Of course, many in our community overseas celebrate their Independence Day sometime other than today. We’d like to recognize a few of those:
El Salvador annually celebrates its independence from Spain on Sept. 15.
This celebration is called the “Central American Independence” because Central America was under the domain of Spain and its countries reached their independence at the same time.
For this celebration, thousands of students from public and private schools participate in the “independence parade,” organized in every major city or town.
They march to the rhythm of “peace bands” playing folk, classic and modern songs, as well as dances, acrobatics and cheerleading routines. People fill the streets with flags and smiles.
Like El Salvador, Guatemala celebrates its independence day on Sept. 15. Many schools, buildings and buses are decorated with nationalistic images: the white-and-blue flag, quetzal (national bird) and monja blanca (national flower).
Students have parades with marching bands as they sing the national anthem, with cultural presentations and firecrackers. The army participates with a military parade and air shows, usually in front of the national palace and with the president.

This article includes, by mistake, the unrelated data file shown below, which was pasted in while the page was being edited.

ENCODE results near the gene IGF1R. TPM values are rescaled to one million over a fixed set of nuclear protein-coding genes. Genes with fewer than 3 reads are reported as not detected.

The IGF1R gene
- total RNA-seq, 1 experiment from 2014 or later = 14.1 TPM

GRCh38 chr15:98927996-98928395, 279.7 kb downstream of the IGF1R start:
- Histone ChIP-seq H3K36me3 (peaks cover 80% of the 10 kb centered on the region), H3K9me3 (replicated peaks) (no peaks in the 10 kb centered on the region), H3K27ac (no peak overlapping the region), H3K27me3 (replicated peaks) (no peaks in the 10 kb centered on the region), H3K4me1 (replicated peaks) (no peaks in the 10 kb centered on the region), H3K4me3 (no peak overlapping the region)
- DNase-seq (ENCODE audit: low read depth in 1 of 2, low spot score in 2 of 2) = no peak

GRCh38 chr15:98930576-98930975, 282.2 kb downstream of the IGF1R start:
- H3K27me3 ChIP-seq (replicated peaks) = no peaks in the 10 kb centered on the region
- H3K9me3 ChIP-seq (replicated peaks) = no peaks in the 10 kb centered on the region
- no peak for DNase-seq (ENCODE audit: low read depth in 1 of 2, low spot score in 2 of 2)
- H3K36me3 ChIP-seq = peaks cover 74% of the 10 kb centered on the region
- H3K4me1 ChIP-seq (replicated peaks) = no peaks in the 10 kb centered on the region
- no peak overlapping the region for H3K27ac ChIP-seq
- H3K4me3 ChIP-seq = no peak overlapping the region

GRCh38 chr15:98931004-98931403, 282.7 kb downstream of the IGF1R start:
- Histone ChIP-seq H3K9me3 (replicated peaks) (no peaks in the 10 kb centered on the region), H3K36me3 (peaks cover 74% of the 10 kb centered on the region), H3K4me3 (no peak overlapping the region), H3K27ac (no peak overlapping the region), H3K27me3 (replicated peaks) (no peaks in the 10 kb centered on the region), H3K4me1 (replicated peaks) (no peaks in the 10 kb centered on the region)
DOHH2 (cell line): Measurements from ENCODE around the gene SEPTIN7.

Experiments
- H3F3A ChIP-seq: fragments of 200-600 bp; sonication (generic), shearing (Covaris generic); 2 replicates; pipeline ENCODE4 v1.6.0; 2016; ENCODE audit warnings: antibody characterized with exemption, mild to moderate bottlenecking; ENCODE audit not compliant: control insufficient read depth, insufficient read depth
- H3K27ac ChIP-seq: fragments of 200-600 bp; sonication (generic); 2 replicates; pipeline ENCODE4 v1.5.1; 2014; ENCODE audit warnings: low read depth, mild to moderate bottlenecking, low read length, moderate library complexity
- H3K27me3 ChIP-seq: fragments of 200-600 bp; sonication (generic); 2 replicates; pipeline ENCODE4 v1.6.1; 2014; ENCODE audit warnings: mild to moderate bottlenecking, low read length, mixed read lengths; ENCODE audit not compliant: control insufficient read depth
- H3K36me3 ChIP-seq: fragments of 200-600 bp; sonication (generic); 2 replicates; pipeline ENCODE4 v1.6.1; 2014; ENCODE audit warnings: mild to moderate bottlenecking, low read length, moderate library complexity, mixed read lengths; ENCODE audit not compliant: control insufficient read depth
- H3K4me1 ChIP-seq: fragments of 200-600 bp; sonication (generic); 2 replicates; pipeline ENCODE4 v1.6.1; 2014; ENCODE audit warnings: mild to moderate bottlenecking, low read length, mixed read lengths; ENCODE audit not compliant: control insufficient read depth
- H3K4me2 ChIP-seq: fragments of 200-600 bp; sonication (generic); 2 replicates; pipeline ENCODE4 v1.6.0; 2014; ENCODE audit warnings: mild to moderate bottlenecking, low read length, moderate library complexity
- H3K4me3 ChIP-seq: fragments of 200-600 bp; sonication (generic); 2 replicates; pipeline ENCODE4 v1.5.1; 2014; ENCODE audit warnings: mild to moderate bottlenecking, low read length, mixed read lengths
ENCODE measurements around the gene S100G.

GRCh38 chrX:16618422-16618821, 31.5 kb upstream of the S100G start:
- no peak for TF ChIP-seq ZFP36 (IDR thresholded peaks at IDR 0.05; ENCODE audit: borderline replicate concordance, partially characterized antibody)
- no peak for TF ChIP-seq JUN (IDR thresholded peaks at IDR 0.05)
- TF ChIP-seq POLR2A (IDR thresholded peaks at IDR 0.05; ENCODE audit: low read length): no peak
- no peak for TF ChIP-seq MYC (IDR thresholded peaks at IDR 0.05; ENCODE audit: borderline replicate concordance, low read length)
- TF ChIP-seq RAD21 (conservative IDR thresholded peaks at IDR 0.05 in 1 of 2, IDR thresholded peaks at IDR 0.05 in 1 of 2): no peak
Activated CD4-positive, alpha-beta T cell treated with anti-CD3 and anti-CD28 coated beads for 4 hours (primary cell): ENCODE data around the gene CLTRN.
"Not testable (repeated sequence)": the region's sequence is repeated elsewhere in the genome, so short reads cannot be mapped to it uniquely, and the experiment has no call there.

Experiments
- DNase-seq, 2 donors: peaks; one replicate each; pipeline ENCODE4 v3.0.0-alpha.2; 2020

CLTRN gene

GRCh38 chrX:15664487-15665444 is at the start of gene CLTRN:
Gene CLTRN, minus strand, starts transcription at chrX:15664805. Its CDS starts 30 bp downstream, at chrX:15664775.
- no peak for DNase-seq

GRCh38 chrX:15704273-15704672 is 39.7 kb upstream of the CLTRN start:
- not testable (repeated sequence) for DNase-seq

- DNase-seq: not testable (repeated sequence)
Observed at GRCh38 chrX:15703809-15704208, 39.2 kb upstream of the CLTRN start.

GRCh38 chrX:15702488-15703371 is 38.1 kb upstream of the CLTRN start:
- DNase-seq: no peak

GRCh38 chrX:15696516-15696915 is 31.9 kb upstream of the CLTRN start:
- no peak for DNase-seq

On Sept. 14, a night parade takes place where people light the “independence torch” in their communities. The streets are decorated with balloons and white-and-blue ornaments, with children and adults waving plastic Guatemalan flags.
India celebrates its independence from the United Kingdom on Aug. 15. Every city has a flag-hoisting ceremony where schoolchildren gather to sing the national anthem and watch the hoisting of the flag.
Sweets such as laddu are also distributed. Children in school competitions read compositions about India’s freedom fighters. Unlike in the U.S., fireworks aren’t common except in certain towns.